Danish News in Brief: Coop hands 2,000 teenagers their pink slips – The Post

Danish News in Brief: Coop hands 2,000 teenagers their pink slips

Meanwhile, it is feared that a similar number of Danes got caught up in the recent BA hack

The aisles will feel empty without the army of shelf-stackers (photo: Tomasz Sienicki)
September 10th, 2018 1:20 pm| by Ross McPherson
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The supermarket owner Coop has decided it will no longer employ workers aged under 16.

It has called upon its 1,200 stores to let go 2,000 employees – some of whom were as young as 13.

No longer worth it
Thomas Hermann, its health and safety manager, indicated the new policy was mainly due to the ever-increasing cost of fines and injunctions.

There has been a tightening of working environment rules regarding young employees, which has resulted in Coop receiving eight orders in 2017 and five so far in 2018.


New flood protection dykes to line the Great Belt Bridge
Sund & Bælt, the company responsible for the Great Belt Bridge, is installing new dykes that are designed to withstand a ‘once in a 10,000-year event’ – waves that are more than 3.25 metres above average. They will replace dykes designed to withstand waves of 2.5 metres higher than average. The new dykes, which will be able to withstand waves more than 4.4 metres above average, should be finished by 2021 at a cost of 30 million kroner. Their installation won’t affect traffic flow.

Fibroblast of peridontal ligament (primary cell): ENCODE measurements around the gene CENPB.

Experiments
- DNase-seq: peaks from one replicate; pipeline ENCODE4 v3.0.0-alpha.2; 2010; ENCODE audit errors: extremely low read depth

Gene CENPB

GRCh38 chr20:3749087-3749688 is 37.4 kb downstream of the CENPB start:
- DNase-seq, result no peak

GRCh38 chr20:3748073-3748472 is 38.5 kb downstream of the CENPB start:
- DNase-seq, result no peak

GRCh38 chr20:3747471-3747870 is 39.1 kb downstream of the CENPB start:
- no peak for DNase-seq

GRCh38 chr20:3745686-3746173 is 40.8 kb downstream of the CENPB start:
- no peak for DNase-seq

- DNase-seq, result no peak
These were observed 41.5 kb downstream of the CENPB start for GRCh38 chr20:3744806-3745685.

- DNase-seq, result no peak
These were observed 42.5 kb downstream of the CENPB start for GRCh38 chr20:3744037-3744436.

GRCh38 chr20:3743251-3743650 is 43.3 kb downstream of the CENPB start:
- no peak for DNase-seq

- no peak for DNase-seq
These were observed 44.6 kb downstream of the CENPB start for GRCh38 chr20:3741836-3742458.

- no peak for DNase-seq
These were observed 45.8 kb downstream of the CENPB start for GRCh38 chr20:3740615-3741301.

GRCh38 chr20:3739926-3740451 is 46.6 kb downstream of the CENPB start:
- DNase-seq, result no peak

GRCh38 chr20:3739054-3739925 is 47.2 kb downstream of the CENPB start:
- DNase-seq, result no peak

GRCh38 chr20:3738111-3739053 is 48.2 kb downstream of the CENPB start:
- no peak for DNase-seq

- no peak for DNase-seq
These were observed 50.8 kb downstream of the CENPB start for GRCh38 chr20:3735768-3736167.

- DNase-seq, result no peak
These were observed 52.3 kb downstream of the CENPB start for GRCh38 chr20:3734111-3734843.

Danes affected by British Airways hack
Many Danes have been affected by the British Airways hack in which cyber-criminals obtained the details of 380,000 credit cards from the airline. The cards were used in transactions between August 21 and September 5. However, the hackers did not obtain any information relating to the customers’ flight details or passports. The affected Danes have been advised to protect their details accordingly.

Rigshospitalet confirms first ever recipient of an artificial heart
Rigshospitalet is preparing to treat its first ever recipient of an artificial heart. The technology, developed by Airbus in France, is used as a last-ditch resort to treat critical patients. It is expected it could save the lives of 30-40 patients a year in Denmark alone. The artificial hearts, although still undergoing trials, will beat 40 million times a year. So far their use has been approved in four countries: Denmark, France, the Czech Republic and Kazakhstan.